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Human rights in Haiti

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Human rights in Haiti

This article is part of a series on the
politics and government of
Haiti
Constitution
Political parties

According to its Constitution and written laws, Haiti meets most international human rights standards. In practice, many provisions are not respected. The government’s human rights record is poor. Political killings, kidnapping, torture, and unlawful incarceration are common unofficial practices, especially during periods of coups or attempted coups.

History

The land that would become Haiti was first colonized by Spain at the end of the 15th century. The Spanish essentially wiped out the native Taíno people through slavery and diseases, such as smallpox, to which the Taíno had no immunity. An early defender of more humane treatment of the Taíno was the Spanish priest Bartolomé de Las Casas. Albeit too late to save the Taíno, Las Casas was able to persuade the Spanish government that the Taíno could not withstand such cruel treatment. This had the tragic side effect of the importation of African slaves to replace the labor of the diminishing Taíno.

Initially, Las Casas believed Africans to be suitable for slavery, but he later came to oppose their enslavement too. "I soon repented and judged myself guilty of ignorance. I came to realize that black slavery was as unjust as Indian slavery...and I was not sure that my ignorance and good faith would secure me in the eyes of God," Las Casas wrote in The History of the Indies in 1527.[1]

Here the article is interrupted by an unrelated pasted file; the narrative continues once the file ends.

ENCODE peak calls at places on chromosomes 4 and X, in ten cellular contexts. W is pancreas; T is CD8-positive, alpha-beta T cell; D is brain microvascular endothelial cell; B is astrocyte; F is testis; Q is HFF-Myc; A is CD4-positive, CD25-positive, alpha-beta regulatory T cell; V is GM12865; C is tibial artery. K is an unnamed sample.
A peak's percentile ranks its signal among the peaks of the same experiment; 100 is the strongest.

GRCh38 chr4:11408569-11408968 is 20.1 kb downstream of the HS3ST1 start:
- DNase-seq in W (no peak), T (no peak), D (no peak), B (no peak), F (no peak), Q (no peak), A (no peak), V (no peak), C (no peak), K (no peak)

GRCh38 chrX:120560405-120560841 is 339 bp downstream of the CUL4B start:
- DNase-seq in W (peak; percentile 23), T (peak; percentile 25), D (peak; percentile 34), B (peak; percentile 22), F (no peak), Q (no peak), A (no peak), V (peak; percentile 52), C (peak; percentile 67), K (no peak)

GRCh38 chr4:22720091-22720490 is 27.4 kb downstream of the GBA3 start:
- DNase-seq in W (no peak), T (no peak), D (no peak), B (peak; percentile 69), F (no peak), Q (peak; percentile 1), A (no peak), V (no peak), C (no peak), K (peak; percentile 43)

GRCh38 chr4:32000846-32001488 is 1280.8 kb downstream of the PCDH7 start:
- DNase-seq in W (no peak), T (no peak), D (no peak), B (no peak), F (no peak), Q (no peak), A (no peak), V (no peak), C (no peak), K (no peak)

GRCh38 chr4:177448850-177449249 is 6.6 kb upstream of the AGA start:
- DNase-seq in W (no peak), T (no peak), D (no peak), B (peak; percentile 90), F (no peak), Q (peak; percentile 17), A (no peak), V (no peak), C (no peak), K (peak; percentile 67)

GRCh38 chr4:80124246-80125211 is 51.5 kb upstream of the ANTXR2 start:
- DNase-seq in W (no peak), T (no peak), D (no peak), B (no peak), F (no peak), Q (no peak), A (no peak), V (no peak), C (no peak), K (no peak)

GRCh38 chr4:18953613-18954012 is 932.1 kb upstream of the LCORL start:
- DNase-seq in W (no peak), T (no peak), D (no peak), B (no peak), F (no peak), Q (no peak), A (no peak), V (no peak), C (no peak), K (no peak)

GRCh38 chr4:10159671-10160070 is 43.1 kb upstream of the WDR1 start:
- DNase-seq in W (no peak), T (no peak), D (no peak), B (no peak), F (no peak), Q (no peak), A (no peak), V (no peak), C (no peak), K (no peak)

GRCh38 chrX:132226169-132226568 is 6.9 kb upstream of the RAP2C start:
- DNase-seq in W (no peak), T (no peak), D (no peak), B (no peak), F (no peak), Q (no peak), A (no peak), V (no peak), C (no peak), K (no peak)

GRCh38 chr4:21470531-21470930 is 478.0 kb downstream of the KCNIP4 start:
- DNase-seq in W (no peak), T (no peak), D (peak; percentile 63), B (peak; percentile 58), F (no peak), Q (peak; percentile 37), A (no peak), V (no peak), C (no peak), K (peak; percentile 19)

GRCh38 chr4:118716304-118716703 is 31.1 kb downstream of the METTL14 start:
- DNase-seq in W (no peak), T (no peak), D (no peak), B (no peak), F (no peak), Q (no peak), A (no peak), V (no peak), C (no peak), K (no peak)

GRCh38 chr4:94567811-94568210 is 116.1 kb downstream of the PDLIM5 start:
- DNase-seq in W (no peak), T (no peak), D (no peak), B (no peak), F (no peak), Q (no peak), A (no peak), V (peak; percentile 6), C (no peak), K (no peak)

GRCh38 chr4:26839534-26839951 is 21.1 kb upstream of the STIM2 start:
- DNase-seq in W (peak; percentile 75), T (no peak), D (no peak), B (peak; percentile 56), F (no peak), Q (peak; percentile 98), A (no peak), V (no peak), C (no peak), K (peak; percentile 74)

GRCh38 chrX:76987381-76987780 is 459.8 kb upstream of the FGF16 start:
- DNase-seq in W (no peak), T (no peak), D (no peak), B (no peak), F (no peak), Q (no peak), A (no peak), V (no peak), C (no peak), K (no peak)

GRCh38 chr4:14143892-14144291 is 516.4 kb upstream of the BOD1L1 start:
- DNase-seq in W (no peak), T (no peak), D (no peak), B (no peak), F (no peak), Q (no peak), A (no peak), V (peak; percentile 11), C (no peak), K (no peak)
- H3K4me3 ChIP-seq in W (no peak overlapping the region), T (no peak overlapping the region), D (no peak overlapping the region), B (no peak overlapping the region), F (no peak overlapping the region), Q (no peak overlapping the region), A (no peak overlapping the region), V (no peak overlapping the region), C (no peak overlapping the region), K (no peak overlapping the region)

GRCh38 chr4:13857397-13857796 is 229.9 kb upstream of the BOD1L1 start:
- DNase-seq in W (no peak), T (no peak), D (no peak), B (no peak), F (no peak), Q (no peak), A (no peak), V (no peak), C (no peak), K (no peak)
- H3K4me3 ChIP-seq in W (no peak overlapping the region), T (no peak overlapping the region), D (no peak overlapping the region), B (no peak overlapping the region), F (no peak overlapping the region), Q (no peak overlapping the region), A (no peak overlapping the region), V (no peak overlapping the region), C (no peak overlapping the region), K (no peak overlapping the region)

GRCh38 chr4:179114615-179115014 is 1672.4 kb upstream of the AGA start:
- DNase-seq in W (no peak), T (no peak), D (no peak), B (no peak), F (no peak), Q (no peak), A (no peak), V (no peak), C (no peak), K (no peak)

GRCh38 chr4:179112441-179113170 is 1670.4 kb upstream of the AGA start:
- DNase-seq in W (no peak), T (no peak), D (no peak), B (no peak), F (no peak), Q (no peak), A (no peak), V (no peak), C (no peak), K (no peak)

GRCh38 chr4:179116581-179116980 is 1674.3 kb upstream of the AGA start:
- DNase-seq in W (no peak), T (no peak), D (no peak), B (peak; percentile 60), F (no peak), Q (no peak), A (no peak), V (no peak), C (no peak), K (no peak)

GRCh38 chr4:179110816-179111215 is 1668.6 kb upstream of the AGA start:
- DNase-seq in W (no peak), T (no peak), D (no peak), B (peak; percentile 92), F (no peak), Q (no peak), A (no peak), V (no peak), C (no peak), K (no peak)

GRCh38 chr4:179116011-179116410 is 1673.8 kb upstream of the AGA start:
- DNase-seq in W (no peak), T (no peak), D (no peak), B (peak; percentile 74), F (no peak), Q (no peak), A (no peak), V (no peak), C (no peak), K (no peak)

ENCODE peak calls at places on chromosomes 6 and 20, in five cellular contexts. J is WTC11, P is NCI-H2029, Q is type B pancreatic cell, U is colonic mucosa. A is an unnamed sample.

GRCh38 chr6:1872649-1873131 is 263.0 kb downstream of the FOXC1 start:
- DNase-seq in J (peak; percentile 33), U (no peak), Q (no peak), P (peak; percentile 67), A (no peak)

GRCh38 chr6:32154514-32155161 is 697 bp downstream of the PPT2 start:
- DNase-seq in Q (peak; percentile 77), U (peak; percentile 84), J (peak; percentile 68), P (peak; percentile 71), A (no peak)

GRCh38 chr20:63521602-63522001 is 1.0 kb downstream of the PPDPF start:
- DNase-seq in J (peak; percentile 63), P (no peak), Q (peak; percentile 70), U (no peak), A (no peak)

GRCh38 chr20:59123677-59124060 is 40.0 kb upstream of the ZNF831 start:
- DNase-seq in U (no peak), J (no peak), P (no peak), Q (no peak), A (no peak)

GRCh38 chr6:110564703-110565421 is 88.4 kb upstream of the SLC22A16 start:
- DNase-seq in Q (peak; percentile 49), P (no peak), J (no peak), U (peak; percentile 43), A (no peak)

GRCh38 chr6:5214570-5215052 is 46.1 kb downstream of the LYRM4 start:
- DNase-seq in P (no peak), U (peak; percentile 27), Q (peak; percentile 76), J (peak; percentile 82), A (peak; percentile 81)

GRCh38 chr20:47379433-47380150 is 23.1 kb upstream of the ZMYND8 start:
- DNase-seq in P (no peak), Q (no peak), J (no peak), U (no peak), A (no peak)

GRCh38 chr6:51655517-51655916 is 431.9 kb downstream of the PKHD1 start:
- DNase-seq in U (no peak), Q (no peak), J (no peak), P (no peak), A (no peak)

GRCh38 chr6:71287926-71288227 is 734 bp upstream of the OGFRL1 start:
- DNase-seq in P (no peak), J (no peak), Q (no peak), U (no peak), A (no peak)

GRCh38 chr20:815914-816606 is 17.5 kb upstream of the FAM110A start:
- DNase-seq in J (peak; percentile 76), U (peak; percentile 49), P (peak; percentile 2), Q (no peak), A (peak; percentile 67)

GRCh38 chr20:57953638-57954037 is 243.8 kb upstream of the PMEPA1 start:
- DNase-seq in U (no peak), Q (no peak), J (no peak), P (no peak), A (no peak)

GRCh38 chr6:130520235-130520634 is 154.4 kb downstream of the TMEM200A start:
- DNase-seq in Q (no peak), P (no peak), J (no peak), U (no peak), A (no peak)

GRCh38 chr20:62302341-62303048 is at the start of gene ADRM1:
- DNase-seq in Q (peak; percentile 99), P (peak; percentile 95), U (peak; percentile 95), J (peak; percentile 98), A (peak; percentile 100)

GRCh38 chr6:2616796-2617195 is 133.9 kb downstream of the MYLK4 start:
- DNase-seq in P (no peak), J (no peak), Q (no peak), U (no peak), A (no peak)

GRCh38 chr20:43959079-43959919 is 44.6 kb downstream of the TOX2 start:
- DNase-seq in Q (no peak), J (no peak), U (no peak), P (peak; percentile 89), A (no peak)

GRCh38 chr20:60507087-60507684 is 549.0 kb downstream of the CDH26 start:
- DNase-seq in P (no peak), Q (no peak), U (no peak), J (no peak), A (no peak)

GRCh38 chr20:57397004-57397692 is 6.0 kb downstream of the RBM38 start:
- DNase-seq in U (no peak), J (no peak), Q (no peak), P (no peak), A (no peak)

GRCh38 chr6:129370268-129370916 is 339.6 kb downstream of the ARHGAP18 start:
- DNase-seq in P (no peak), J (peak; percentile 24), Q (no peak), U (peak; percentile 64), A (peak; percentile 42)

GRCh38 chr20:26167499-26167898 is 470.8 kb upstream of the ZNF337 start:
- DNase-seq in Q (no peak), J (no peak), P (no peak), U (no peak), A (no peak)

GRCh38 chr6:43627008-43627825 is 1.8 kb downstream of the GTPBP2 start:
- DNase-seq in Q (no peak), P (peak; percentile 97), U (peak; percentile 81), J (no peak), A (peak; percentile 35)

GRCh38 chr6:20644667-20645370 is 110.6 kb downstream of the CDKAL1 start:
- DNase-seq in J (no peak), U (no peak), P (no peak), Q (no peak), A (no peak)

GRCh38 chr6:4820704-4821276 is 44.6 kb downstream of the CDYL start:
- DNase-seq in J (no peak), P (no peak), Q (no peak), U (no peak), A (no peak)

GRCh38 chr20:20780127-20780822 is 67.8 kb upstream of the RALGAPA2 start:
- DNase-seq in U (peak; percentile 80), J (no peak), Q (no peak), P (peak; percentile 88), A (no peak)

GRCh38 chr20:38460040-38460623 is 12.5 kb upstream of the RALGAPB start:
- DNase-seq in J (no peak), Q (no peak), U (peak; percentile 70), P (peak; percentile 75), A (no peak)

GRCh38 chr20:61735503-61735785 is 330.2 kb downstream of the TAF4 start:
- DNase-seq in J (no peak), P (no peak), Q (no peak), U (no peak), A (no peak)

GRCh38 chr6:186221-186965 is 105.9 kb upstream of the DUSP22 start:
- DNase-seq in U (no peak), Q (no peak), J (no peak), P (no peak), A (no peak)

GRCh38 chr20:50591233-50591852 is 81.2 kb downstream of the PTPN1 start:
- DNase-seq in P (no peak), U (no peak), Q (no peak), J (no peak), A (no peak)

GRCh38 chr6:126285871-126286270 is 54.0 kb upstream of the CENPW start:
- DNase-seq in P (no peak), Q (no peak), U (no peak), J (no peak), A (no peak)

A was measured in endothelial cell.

In 1697, Spain formally ceded to France control of the part of the island of Hispaniola that would become Haiti, naming it Saint-Domingue. Slavery in Saint-Domingue, France’s most lucrative colony, was known to be especially brutal, with a complete turnover of the slave population due to death every 20 years.[2] According to the historian Laurent Dubois, between 5 and 10 percent of slaves died every year due to overwork and disease, a rate that outpaced births. The dead were replaced by new slaves from Africa.[3]

In 1791, what would become known as the Haitian Revolution began. Predominantly a slave revolt, Haitians finally won their freedom and independence from France in 1804.

In 1825, France’s King Charles X threatened to invade Haiti unless it paid an “independence debt” of 150 million francs to reimburse France for the loss of its slaves and land. The debt was later reduced to 90 million francs but it was not until 1947 that Haiti had paid off what many have regarded as an immoral and illegal debt. To pay this, Haiti had to borrow money from and pay interest to French banks.[4]